Scientists develop high fibre white flour to produce ‘healthier white bread’

Posted: 6 February 2020 | | No comments yet

The high fibre white flour that the research team produced is said to contain as much as twice the fibre of traditional white flour, paving the way for healthier white bread.

Scientists develop high fibre white flour

An international group of scientists led by Rothamsted Research and the John Innes Centre are said to have opened the door to healthier white bread, after they pinpointed genes responsible for the dietary fibre content of flour.

The researchers said that this new white flour is otherwise identical and makes a good quality white loaf – but with all the added health benefits that come from eating wholemeal bread, including reduced cancer, diabetes and obesity risks. 

Lead author, Dr Alison Lovegrove, Rothamsted Research, said the team had achieved the breakthrough by exploiting the results of an earlier genetic screen of over 150 different wheat varieties from around the world. “We knew that the white flour made from one particular Chinese wheat variety, Yumai 34, was unusually high in fibre, but it is not well suited for growing in the European climate,” she said.

Government advice suggests adults should eat about 30g of fibre a day, but the average adult in the UK currently only eats about 18g.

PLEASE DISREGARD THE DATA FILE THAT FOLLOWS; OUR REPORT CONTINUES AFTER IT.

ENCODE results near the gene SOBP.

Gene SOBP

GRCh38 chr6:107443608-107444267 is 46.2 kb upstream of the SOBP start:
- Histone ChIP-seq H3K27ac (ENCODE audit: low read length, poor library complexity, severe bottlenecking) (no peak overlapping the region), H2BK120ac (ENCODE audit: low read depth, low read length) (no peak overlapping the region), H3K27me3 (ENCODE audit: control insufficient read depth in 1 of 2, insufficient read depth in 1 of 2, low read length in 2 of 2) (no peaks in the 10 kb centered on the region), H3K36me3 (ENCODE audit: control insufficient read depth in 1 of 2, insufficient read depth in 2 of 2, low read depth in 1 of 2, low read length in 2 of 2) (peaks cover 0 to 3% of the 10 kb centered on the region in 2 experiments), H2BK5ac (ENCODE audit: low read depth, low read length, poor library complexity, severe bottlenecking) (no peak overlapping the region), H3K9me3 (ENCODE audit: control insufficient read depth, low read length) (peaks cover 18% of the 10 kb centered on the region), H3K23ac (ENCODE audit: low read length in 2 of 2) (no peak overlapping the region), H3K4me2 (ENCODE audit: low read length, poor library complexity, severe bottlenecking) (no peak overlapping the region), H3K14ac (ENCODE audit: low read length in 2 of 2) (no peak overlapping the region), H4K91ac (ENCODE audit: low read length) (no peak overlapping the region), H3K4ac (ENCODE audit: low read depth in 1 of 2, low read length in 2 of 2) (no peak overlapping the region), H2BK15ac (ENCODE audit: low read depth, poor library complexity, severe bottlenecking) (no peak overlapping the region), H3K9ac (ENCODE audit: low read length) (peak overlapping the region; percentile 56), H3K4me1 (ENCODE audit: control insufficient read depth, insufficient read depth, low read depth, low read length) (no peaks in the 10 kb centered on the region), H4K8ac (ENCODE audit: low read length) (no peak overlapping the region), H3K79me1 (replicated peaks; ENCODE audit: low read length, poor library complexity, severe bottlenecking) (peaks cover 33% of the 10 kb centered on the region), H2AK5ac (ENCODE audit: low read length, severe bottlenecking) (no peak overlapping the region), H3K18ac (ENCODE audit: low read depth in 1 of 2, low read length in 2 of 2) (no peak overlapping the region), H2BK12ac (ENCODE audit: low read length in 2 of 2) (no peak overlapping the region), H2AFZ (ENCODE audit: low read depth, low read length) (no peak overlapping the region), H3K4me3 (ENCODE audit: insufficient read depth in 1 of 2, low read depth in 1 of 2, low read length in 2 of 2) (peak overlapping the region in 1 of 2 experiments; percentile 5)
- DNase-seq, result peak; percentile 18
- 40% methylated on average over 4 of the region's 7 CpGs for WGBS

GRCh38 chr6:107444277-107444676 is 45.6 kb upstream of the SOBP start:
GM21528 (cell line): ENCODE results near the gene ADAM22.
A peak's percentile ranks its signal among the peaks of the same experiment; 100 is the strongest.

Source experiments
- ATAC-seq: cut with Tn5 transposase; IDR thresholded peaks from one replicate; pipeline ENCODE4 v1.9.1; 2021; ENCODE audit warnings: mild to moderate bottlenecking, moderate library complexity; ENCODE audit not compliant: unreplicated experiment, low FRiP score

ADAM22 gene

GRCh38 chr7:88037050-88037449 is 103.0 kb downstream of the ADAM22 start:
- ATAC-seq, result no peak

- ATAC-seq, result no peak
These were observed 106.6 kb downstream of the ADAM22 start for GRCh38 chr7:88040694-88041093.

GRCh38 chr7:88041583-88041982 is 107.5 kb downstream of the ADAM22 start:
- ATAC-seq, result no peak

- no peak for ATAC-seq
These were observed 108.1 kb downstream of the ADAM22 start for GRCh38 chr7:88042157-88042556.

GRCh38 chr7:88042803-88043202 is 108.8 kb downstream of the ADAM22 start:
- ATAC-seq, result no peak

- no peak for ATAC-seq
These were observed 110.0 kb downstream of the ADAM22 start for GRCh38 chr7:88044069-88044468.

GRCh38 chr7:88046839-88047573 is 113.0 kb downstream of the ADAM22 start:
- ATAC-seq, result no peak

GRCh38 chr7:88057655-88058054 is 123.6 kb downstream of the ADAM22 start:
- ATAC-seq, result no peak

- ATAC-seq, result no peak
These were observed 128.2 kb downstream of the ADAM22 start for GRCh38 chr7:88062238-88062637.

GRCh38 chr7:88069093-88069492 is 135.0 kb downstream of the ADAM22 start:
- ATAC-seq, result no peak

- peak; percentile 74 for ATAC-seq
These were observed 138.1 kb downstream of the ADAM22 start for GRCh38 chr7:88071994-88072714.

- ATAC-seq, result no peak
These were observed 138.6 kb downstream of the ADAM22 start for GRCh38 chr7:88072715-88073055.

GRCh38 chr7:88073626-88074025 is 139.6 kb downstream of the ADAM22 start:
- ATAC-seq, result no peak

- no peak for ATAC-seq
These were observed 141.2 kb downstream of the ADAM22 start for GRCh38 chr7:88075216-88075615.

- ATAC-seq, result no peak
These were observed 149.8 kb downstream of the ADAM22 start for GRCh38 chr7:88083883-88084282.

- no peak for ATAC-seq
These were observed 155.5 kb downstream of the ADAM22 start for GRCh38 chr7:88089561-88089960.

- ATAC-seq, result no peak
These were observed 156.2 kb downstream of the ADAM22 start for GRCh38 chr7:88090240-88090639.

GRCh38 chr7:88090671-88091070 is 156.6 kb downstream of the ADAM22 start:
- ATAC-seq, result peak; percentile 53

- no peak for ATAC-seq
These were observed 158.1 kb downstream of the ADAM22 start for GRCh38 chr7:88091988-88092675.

“Using conventional breeding techniques, we crossed this high fibre trait into several other varieties. This allowed us to narrow down where in its genome the genes for high fibre are.

“We have developed genetic markers that can easily be used by plant breeders to identify which individual wheat plants have the high fibre genes,” she continued.

The quest to increase fibre in white bread through breeding had stalled in recent years, according to the researchers, with various manufacturers instead producing loaves that contain both white and wholemeal flours, or have fibre from other sources added, in an attempt to address the issue.

“We hope to go on and identify further genes that increase fibre content, thereby providing plant breeders, millers and food producers with even more options,” Lovegrove said.

A slice of typical white bread has about one gram of fibre, whereas wholemeal has about three grams. A slice from a high fibre white loaf could contain up to two grams, the researchers explained.